We woke rather early and had a sturdy breakfast before we said goodbye to the friendly famil and continued east towards Arugam Bay. Sarath recommended another national park, Lahugala, that we would drive through and where we possibly could see elephants so we were excited about getting away in time.
While driving through the park we do not see any elephants but we see many water buffalos, which is really cool (even though they kind of look like ordinary cows). In Africa they are counted as one of “The Big 5” together with, among else, elephants. That means that water buffalos are one of the top 5 most dificult animals to hunt. The reason is that if you miss your shot at it it will hunt…you…down… So, even if they look like gentle cows they are quite brutal which makes it a bit exciting while driving through the park.
We arrive at Arugam Bay in the afternoon and check in at the guest house Beach Hut. Arugam Bay is, during peak season, a popular beach resort (and surfing resort) but now in February it is very quiet and the majority of the stores are closed and the hotels and guest houses seem half empty. It feels like Beach Hut is really the only place that has some people! The beach (top photo) was nice but there was overcast and windy so we never really consider taking a swim.
Getting ahold of a safari jeep in Sri Lanka
When you go on jeep safaris in Yala National Park (Kumana) Arugam Bay is the place to start but there is a slight problem with this. Jeep safaris in Sri Lanka is not about booking a seat in a jeep but rather renting an entire jeep, with driver, and then it is up to you to find more participants to share the jeep with.
The result is a lot of time-consuming extra work for you and many, thus, choose to just take the cost and go in a half empty jeep. This, in turn, results in far too many jeeps in the parks, especially in the southwest part of Yala. As far as I know there is no way of arranging a full jeep beforehand so you are left with the option to walk around the guest houses and hotels and ask around, which is what I did.
About an hour before sunset we went out on a “highway safari” again by driving down the same highway, back and forth, as we just came from in hope of seeing elephants of perhaps even a leopard. Unfortunately we do not see anything else than water buffalos again so we went back home. On our way back out we happened to see one of the most exciting things on the entire trip!
Farmers on the field with flashlights
It had gotten dark during our last half an hour on our way back. I had just caught my 411th moquito in my mouth (severely annoying and a reason for not driving in the dark!) when we saw some men on the fields next to the highway lighting up the fields with strong flashlights while shouting. My spontaneous reaction was that they were out looking for runaway cows. When we heard a large boom I jokingly said it was an “elephant bomb” (used to scare away elephants). That there would be elephants on the fields felt very inprobable since we were far away from the national park (at least I thought).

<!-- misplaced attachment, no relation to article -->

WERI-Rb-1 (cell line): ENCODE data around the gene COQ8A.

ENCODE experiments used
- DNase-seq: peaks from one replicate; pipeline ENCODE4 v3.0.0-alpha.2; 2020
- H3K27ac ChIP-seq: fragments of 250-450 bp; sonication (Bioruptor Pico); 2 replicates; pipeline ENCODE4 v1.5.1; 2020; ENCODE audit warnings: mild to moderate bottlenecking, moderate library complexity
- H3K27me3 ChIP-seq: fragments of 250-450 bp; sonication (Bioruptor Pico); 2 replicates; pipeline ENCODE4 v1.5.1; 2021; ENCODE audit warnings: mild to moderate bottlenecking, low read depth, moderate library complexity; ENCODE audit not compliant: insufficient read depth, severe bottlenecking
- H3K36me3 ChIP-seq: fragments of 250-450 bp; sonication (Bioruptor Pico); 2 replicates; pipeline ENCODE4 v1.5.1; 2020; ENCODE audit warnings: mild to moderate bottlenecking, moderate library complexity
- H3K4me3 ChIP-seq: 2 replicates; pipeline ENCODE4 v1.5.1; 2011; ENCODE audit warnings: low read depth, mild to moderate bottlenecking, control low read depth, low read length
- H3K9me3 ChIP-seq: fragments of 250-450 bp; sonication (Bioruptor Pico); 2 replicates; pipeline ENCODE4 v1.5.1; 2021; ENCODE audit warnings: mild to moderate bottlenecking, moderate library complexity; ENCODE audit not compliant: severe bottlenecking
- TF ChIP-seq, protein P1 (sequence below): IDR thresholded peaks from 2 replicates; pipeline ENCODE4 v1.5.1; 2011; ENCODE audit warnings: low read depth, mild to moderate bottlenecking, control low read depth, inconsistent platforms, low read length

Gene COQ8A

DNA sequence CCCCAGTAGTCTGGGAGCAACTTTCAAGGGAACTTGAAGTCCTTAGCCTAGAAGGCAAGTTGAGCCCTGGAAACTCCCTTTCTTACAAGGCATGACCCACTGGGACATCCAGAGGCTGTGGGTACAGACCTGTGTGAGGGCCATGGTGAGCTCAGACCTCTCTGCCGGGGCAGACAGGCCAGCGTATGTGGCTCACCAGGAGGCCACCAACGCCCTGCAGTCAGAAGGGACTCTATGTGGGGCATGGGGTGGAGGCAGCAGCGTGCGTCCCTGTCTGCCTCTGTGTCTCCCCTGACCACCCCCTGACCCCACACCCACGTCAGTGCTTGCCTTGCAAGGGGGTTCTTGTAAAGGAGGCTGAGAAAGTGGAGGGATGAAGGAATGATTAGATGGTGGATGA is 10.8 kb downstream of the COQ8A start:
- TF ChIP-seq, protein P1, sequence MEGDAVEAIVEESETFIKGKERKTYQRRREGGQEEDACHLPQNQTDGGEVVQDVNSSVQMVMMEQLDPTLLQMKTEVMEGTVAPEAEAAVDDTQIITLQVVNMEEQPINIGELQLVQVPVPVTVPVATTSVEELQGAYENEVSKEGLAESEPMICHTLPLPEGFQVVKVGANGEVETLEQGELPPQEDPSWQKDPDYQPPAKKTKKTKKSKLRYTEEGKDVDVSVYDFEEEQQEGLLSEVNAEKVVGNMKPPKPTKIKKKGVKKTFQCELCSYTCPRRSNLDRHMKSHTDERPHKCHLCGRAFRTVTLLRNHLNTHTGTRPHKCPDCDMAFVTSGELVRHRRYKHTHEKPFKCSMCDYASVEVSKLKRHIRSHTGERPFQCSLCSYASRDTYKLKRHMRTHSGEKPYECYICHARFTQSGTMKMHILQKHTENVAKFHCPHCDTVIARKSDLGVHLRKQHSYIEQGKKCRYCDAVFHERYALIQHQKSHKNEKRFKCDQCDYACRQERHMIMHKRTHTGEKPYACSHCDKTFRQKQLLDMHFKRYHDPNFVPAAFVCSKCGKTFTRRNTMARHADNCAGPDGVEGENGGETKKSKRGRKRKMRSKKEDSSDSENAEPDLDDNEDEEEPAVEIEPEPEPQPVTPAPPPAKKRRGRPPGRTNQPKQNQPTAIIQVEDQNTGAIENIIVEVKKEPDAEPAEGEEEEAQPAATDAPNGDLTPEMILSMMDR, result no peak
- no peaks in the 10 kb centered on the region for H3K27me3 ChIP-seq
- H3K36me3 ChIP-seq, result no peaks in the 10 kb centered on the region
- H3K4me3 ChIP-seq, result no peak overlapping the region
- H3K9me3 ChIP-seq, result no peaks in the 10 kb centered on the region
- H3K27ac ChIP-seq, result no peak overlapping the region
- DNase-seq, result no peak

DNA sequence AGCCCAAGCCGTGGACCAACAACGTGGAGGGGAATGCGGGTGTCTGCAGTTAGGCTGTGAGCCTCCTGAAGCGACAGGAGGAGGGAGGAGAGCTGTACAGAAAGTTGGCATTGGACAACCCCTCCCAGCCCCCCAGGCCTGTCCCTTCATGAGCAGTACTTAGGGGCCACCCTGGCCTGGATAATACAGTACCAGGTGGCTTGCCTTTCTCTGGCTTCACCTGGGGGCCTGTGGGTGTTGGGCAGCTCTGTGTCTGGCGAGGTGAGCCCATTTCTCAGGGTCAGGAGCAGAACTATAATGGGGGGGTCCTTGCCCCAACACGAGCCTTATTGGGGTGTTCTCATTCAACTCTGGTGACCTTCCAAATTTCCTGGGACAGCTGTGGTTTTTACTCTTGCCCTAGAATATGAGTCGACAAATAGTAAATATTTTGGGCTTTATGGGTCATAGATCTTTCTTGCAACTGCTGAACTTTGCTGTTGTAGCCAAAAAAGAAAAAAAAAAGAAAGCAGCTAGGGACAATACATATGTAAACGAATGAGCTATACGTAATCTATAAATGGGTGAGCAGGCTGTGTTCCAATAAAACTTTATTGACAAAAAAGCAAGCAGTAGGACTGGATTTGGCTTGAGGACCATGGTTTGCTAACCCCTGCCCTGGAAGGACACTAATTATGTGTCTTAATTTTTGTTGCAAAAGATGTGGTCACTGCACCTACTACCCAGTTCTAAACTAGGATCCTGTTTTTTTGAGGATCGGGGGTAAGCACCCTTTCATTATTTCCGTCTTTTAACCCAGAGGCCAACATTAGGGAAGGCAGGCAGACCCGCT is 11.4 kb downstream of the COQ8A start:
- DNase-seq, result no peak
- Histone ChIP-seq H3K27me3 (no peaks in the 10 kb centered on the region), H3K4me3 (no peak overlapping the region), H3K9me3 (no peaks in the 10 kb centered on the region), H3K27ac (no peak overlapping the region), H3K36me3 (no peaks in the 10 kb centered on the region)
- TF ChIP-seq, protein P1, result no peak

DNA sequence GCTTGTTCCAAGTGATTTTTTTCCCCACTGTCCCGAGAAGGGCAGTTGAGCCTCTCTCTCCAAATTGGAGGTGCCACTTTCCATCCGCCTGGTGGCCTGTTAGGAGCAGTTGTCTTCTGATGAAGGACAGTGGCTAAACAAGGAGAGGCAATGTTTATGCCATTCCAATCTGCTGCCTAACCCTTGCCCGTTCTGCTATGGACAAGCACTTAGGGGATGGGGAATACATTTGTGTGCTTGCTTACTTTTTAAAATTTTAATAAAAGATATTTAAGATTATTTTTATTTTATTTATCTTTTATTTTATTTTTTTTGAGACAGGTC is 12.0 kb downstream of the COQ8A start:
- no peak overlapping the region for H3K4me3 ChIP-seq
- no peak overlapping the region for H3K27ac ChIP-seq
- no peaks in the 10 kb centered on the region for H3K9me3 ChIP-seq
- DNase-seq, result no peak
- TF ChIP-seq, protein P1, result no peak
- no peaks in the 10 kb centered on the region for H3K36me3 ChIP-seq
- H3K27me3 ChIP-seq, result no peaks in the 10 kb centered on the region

After a while we see how the light beams land on something grey that looks like large rocks in the dark: Elephants! It is a small herd with some 7-8 elephants as far as we can see in the dark. We obviously stop to see what is going on.
We start to talk with one of the farmers who explains that the elephants come every night from the national park in the north to eat their crops, south of the highway. Thus, they have to gather a gang of nightly guardians from the village every night. Every night! These guardians use torches, shouting and fire crackers as their only means to keep the elephants in the park and away from their livelyhood. It is a fight, Men vs Elephants, every night and a unique and incredible drama for us to watch.
After a while the hospitable farmers invite us to come along on the field to have a closer look. My risk analysis tells me this is a really bad idea but, at the same time, the farmers are doing it so we cannot be less brave. We never really go close but it is a really awesome feeling to go through a path in the rice paddy in the middle of the night, with firecrackers booming, people shouting knowing there is an elephant herd further up that you can barely see. Wow!
When we are back at our guest house I continue my attempts to gather people for a safari jeep for the day after. After many ifs and buts I finally manage to fill up a jeep. The price I have got from my contact is 7.000 Rp which means a meager 1.150 Rp ($6) per person. At this time I am incredible tired after a long and demanding day so we both crash into bed.
My recommendation: Driving through Lahugala national park is an easy way to spot animals on your own. Make sure you pass it during dusk or dawn where you are most likely to see animals – but be careful!
Considering the fight between elephants and farmers is ongoing there is a certain chance you may actually be able to experience it yourself. Go some 1-2 km east of Arugam Bay (towards Lahugala) and keep your eyes open for the peasants. The same advice is viable here – be careful! – if you encounter elephants on the road in the dark you may find yourself in trouble.
Arugam Bay off-season is a bit boring and the weather could be very dull. As a port for Yala National Park it is not a bad stop though.